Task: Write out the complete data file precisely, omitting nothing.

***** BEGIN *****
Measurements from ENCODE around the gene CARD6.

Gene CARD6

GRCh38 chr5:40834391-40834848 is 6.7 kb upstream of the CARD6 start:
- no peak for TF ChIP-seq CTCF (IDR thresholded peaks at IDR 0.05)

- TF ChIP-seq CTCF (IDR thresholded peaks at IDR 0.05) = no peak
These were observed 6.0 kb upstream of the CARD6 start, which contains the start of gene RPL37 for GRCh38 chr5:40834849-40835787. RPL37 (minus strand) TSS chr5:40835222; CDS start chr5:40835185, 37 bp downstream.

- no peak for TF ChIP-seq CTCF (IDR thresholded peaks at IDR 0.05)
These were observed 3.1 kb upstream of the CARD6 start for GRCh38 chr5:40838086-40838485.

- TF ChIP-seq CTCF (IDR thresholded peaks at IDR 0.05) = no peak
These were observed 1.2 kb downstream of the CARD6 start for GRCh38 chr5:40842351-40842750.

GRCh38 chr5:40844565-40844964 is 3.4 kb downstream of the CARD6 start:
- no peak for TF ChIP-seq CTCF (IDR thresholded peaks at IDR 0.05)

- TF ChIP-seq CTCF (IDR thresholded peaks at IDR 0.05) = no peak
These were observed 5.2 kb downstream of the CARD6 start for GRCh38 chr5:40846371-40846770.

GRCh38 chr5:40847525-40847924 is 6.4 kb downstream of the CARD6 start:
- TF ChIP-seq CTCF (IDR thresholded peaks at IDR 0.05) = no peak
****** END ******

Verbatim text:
Measurements from ENCODE around the gene CARD6.

Gene CARD6

GRCh38 chr5:40834391-40834848 is 6.7 kb upstream of the CARD6 start:
- no peak for TF ChIP-seq CTCF (IDR thresholded peaks at IDR 0.05)

- TF ChIP-seq CTCF (IDR thresholded peaks at IDR 0.05) = no peak
These were observed 6.0 kb upstream of the CARD6 start, which contains the start of gene RPL37 for GRCh38 chr5:40834849-40835787. RPL37 (minus strand) TSS chr5:40835222; CDS start chr5:40835185, 37 bp downstream.

- no peak for TF ChIP-seq CTCF (IDR thresholded peaks at IDR 0.05)
These were observed 3.1 kb upstream of the CARD6 start for GRCh38 chr5:40838086-40838485.

- TF ChIP-seq CTCF (IDR thresholded peaks at IDR 0.05) = no peak
These were observed 1.2 kb downstream of the CARD6 start for GRCh38 chr5:40842351-40842750.

GRCh38 chr5:40844565-40844964 is 3.4 kb downstream of the CARD6 start:
- no peak for TF ChIP-seq CTCF (IDR thresholded peaks at IDR 0.05)

- TF ChIP-seq CTCF (IDR thresholded peaks at IDR 0.05) = no peak
These were observed 5.2 kb downstream of the CARD6 start for GRCh38 chr5:40846371-40846770.

GRCh38 chr5:40847525-40847924 is 6.4 kb downstream of the CARD6 start:
- TF ChIP-seq CTCF (IDR thresholded peaks at IDR 0.05) = no peak